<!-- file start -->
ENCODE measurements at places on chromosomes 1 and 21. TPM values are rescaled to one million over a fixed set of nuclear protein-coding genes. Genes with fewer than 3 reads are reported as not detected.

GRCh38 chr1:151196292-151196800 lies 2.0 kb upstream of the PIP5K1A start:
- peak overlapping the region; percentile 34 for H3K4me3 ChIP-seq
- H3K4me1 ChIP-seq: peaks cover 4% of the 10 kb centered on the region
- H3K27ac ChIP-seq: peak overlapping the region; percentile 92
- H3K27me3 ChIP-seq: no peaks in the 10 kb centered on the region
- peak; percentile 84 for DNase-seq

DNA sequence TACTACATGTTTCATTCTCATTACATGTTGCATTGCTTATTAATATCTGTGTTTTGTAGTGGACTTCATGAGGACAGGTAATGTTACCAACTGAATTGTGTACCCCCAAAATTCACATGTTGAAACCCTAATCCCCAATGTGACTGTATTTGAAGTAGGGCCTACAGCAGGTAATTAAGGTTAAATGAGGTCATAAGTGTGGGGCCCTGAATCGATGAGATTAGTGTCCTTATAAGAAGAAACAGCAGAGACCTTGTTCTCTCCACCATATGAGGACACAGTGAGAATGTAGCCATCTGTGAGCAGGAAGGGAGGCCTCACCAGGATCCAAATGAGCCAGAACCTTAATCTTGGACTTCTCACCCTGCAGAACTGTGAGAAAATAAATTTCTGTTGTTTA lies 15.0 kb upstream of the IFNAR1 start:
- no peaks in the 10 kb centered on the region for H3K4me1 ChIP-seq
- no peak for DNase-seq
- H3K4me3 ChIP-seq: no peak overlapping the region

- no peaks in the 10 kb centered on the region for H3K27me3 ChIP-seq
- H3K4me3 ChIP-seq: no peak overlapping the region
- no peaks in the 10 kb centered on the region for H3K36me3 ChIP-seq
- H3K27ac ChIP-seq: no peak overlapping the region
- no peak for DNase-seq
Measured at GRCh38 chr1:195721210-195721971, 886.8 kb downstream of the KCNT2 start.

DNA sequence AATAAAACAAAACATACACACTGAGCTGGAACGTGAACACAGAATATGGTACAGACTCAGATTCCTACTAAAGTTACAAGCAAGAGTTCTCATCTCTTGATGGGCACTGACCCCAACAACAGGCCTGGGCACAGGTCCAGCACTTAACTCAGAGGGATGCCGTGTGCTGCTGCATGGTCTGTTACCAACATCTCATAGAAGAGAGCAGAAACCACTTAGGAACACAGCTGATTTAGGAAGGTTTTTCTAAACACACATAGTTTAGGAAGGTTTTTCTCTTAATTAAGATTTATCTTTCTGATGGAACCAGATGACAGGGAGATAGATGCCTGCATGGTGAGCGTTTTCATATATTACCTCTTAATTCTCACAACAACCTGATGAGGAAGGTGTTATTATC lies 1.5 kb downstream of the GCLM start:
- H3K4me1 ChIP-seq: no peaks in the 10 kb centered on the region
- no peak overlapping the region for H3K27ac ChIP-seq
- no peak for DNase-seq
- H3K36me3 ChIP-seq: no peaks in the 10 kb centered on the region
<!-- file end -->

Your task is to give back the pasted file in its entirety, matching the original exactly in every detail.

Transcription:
ENCODE measurements at places on chromosomes 1 and 21. TPM values are rescaled to one million over a fixed set of nuclear protein-coding genes. Genes with fewer than 3 reads are reported as not detected.

GRCh38 chr1:151196292-151196800 lies 2.0 kb upstream of the PIP5K1A start:
- peak overlapping the region; percentile 34 for H3K4me3 ChIP-seq
- H3K4me1 ChIP-seq: peaks cover 4% of the 10 kb centered on the region
- H3K27ac ChIP-seq: peak overlapping the region; percentile 92
- H3K27me3 ChIP-seq: no peaks in the 10 kb centered on the region
- peak; percentile 84 for DNase-seq

DNA sequence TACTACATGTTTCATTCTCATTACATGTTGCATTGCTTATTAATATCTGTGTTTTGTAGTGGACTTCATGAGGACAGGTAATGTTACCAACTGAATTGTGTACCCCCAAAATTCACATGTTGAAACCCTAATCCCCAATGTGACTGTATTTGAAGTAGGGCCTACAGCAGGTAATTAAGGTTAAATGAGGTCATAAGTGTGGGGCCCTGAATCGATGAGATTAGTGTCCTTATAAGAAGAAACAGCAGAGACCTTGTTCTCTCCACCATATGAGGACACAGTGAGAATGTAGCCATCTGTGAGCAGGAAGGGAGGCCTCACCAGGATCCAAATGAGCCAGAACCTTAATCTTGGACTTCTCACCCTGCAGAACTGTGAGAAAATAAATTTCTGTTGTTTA lies 15.0 kb upstream of the IFNAR1 start:
- no peaks in the 10 kb centered on the region for H3K4me1 ChIP-seq
- no peak for DNase-seq
- H3K4me3 ChIP-seq: no peak overlapping the region

- no peaks in the 10 kb centered on the region for H3K27me3 ChIP-seq
- H3K4me3 ChIP-seq: no peak overlapping the region
- no peaks in the 10 kb centered on the region for H3K36me3 ChIP-seq
- H3K27ac ChIP-seq: no peak overlapping the region
- no peak for DNase-seq
Measured at GRCh38 chr1:195721210-195721971, 886.8 kb downstream of the KCNT2 start.

DNA sequence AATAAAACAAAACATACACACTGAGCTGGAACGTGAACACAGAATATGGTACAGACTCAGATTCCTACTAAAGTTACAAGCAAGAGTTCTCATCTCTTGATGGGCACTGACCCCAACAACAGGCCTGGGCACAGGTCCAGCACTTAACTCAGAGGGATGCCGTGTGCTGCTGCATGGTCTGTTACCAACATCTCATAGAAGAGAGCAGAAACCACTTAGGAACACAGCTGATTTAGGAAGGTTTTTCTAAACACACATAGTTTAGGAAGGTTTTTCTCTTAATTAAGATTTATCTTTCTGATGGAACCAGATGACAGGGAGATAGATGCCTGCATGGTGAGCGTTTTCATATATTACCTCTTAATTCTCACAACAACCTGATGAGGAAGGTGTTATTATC lies 1.5 kb downstream of the GCLM start:
- H3K4me1 ChIP-seq: no peaks in the 10 kb centered on the region
- no peak overlapping the region for H3K27ac ChIP-seq
- no peak for DNase-seq
- H3K36me3 ChIP-seq: no peaks in the 10 kb centered on the region